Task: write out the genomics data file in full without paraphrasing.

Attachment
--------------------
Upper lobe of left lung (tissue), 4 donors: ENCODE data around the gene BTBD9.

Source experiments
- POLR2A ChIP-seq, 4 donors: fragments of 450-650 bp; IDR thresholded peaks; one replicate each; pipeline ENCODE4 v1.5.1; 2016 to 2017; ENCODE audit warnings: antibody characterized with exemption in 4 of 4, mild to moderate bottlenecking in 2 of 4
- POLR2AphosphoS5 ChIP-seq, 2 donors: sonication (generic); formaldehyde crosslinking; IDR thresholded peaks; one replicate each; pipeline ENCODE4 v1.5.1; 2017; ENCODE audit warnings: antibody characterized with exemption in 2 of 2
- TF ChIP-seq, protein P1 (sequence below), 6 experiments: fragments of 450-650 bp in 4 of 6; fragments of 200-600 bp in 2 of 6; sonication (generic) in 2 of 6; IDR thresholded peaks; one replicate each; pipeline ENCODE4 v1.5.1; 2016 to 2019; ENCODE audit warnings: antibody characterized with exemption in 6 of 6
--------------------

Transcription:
Upper lobe of left lung (tissue), 4 donors: ENCODE data around the gene BTBD9.

Source experiments
- POLR2A ChIP-seq, 4 donors: fragments of 450-650 bp; IDR thresholded peaks; one replicate each; pipeline ENCODE4 v1.5.1; 2016 to 2017; ENCODE audit warnings: antibody characterized with exemption in 4 of 4, mild to moderate bottlenecking in 2 of 4
- POLR2AphosphoS5 ChIP-seq, 2 donors: sonication (generic); formaldehyde crosslinking; IDR thresholded peaks; one replicate each; pipeline ENCODE4 v1.5.1; 2017; ENCODE audit warnings: antibody characterized with exemption in 2 of 2
- TF ChIP-seq, protein P1 (sequence below), 6 experiments: fragments of 450-650 bp in 4 of 6; fragments of 200-600 bp in 2 of 6; sonication (generic) in 2 of 6; IDR thresholded peaks; one replicate each; pipeline ENCODE4 v1.5.1; 2016 to 2019; ENCODE audit warnings: antibody characterized with exemption in 6 of 6